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I'd like to be a bit clearer in deciding to use whether "des" or "les".


In the following sentence, is there a specific reason why "des" is used? Why can't I use "les" instead of "des"? Finally will you please give me a specific rule in using "des" or "les"? Thanks.



Elle a des crayons.





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Hi Tuba!

"Elle a des crayons."

means "She has pencils." or "She has some pencils." It's not specified exactly which pencils she has. In this case, des is used as the "article indéfini". It's basically the plural form of "un":

"Elle a un crayon." — "She has a pencil." 
"Elle a le crayon." — "She has the pencil."

"Elle a les crayons."

means "She has the pencils." it refers to a specific set of pencils, or it may be referring to a set of pencils previously mentioned in the conversation. 

So there may be exceptions to the rule, but use "les" when you are mentioning a specific group of objects, or objects that were already brought up in the conversation. Use "des" when the specific group hasn't been brought up before, or when the group itself isn't important, but the objects are.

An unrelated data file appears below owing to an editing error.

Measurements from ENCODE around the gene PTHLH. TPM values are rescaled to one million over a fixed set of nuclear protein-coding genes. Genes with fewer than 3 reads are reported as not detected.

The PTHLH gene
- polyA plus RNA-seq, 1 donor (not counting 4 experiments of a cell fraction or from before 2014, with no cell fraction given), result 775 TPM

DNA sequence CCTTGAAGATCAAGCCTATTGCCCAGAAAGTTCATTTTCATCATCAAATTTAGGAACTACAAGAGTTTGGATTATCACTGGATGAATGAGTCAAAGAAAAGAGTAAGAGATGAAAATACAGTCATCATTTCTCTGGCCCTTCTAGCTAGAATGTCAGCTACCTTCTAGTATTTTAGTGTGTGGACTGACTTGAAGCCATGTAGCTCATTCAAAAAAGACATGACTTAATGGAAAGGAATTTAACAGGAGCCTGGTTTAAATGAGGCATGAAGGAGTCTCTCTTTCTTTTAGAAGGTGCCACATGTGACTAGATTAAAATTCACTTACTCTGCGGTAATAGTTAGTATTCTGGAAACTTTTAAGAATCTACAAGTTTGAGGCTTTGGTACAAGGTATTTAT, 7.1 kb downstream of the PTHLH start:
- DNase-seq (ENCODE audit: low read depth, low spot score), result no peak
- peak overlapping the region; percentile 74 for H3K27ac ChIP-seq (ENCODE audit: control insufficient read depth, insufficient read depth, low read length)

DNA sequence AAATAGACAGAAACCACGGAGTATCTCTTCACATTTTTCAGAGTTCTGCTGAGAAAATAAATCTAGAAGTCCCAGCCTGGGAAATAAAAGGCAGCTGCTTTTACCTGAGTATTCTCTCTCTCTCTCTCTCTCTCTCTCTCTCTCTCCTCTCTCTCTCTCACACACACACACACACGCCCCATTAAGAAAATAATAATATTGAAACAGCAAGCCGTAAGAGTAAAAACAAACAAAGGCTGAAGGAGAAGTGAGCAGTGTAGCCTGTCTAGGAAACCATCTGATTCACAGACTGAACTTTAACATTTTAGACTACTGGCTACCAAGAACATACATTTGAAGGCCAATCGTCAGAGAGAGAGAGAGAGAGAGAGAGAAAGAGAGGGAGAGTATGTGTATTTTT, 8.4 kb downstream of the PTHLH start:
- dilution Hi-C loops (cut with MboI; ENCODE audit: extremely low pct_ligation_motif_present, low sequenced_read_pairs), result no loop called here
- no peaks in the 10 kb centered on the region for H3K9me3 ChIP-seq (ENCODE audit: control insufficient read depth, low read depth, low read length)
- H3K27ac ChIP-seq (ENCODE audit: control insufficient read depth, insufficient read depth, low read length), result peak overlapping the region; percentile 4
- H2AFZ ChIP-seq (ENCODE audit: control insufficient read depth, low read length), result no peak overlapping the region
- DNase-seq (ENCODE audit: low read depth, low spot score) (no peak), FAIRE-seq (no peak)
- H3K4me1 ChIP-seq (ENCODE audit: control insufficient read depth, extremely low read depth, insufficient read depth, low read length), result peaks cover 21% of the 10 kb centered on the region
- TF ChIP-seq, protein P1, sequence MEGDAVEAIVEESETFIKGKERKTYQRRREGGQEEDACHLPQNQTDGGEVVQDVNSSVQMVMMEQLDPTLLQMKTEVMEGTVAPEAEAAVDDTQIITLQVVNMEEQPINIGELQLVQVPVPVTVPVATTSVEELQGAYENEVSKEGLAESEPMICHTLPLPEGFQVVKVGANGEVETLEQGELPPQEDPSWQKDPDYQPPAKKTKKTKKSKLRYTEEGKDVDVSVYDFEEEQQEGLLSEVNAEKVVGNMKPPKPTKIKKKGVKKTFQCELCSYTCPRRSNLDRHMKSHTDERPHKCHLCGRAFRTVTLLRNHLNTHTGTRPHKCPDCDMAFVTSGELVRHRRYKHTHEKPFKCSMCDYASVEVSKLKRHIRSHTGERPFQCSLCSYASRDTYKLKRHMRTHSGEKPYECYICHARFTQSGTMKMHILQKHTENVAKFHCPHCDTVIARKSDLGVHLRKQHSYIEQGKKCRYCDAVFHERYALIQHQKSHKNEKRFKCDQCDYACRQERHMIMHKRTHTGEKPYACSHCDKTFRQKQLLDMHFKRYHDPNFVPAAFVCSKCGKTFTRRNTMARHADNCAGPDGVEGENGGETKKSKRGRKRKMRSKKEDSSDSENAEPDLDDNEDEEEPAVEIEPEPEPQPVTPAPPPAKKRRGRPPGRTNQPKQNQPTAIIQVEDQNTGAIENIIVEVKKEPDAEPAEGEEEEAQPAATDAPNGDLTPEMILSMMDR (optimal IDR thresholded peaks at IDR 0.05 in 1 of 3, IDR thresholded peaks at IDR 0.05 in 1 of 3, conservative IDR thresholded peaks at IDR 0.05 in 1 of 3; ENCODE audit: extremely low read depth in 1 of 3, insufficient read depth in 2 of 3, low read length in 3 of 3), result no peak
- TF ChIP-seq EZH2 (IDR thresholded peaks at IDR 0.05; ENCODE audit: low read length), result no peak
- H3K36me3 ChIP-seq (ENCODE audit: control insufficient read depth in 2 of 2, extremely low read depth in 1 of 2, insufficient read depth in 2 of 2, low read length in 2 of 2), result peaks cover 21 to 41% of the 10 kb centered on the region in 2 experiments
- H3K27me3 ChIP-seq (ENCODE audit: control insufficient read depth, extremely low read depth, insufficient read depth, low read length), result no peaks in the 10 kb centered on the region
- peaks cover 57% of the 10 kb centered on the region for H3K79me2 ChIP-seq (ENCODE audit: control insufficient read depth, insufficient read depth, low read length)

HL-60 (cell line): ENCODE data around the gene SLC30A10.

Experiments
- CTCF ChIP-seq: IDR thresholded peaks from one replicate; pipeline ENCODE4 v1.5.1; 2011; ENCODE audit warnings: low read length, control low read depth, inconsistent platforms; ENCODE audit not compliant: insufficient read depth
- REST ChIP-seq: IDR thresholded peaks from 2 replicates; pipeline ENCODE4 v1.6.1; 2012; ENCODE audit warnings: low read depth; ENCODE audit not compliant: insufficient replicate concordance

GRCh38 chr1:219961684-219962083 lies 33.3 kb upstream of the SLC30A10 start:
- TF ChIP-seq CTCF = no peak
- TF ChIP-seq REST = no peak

I hope this helps!

Thanks a lot, a veryt clear answer to my question.
There's another important part of the rule I forgot to mention:
Use "les" when you're referring to all examples a type of thing (or people, or any other class of noun), or a thing in general. 

For example:

"Elle a les livres." means "She has the books." and not just "She has books."


"Elle aime les livres." can mean both "She likes books."(in general, meaning any and all books. She likes reading.), or "She likes the books." (the specific ones mentioned earlier, or the ones she's holding, etc.)

It depends on the verb you're using, and the noun the verb is taking as its complement.

All these examples refer to plural nouns, that is, things which are countable. (two books, three books, one million books). But these ideas apply to un-countable nouns as well, which can't be plural. For example,
"rain" or "bread". 

"Elle aime la pluie." can mean "She likes the rain." (the rain that is falling right now), or "She likes rain." (in general, every time it rains, the idea of rain/water falling from the sky).


"Elle aime le pain." can mean "she likes the bread."(which her mother just baked) or "she likes bread." (all types of bread, bread in general)

Thanks guys...........that was a great help............thanks a lot


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